Growth and antioxidative response of two mangrove plants to interaction between aquaculture effluent and BDE-99

Research output: Journal Publications and Reviews (RGC: 21, 22, 62)21_Publication in refereed journalpeer-review

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Detail(s)

Original languageEnglish
Pages (from-to)796-804
Journal / PublicationScience of the Total Environment
Volume662
Online published23 Jan 2019
Publication statusPublished - 20 Apr 2019

Abstract

Mangroves are subject to contamination of polybrominated diphenyl ethers (PBDEs) due to waste and wastewater disposal, and aquaculture effluent (AE) from nearby aquaculture activities. However, the response of mangrove plants to these two stresses and their interaction has seldom been reported. A six-month microcosm study, planted with either Kandelia obovata (Ko) or Avicennia marina (Am), the two most dominant species in South China mangrove swamps, was conducted to investigate the effects of BDE-99, and the interactions of BDE-99 (one of the most abundant PBDE congeners) and AE on growth and physiological responses of these plants. In addition to mixed stressors, both stressors were also applied individually. Results showed that Avicennia was more tolerant to BDE-99 contamination than Kandelia, as reflected by the reduced biomass, but increased superoxide radical (O2 −⁎) release and malondialdehyde (MDA) content in Kandelia. Addition of AE alleviated toxicity of BDE-99 in Kandelia by promoting biomass but lowering oxidative stress and MDA production. The hormesis model also demonstrated that the interaction between BDE-99 and AE on leaf and root MDA and O2 content in both Kandelia and Avicennia were mostly antagonistic. Activities of catalase (CAT), superoxide dismutase (SOD) and peroxidase (POD) in both leaf and root of Kandelia were reduced by BDE-99. On the contrary, BDE-99 significantly enhanced the three enzyme activities in Avicennia root at month 3. Addition of AE also significantly enhanced root CAT, POD and SOD activities, and leaf SOD in both plant species to remove excess ROS produced under BDE-99 exposure. These results indicated that the tolerance of mangrove plants to oxidative stresses depended on antioxidative enzymes that were inducible.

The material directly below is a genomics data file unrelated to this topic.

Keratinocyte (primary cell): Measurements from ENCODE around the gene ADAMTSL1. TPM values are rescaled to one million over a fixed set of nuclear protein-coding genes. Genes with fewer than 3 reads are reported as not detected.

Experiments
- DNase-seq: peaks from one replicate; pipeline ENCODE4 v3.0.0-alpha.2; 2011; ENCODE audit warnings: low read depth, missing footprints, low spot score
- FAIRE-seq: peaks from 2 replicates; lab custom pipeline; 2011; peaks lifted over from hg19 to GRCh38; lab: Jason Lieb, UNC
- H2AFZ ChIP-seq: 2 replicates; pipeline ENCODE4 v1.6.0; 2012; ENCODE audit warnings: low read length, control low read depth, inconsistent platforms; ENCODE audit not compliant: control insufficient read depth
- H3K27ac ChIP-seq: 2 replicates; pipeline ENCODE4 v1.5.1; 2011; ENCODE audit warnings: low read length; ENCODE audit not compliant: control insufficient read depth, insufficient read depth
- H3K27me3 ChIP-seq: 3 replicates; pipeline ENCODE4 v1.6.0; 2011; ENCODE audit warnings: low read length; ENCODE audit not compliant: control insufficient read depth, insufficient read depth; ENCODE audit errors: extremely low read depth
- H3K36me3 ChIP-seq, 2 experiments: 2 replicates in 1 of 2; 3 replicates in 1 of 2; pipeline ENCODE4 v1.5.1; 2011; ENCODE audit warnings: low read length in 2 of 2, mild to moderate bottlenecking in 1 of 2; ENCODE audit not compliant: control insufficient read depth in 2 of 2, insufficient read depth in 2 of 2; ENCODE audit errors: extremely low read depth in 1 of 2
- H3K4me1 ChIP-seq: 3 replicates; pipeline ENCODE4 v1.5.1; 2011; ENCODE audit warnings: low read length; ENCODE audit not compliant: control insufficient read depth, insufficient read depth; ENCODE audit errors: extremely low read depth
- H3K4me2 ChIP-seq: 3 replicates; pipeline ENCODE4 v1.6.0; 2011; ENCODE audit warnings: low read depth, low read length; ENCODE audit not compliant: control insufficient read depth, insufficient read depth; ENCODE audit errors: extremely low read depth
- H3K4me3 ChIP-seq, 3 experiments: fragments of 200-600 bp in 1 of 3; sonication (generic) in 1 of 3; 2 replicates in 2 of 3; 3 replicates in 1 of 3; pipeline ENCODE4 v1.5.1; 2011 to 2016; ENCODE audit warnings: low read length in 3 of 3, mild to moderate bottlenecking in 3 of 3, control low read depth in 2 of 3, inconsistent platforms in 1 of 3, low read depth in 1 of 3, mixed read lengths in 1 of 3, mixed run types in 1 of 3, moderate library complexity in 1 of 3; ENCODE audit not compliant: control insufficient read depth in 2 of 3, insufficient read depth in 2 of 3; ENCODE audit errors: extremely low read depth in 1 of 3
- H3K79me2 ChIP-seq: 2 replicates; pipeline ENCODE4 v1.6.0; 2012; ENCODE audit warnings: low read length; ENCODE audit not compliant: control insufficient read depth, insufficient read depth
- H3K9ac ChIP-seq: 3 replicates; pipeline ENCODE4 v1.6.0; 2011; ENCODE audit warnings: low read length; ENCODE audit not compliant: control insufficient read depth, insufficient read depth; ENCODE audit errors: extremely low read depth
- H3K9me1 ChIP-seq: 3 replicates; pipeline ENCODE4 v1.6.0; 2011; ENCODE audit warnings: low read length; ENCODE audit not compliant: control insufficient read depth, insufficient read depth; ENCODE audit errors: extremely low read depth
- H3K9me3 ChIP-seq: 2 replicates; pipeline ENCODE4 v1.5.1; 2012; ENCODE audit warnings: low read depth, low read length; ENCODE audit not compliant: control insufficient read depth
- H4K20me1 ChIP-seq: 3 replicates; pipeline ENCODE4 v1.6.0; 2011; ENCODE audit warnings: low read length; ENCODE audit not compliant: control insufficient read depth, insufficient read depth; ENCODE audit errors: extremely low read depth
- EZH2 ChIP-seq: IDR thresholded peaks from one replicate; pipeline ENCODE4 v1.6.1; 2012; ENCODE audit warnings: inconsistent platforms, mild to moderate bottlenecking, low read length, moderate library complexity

Research Area(s)

  • Aquaculture effluent, BDE-99, Hormesis model, Mangroves, Toxicity

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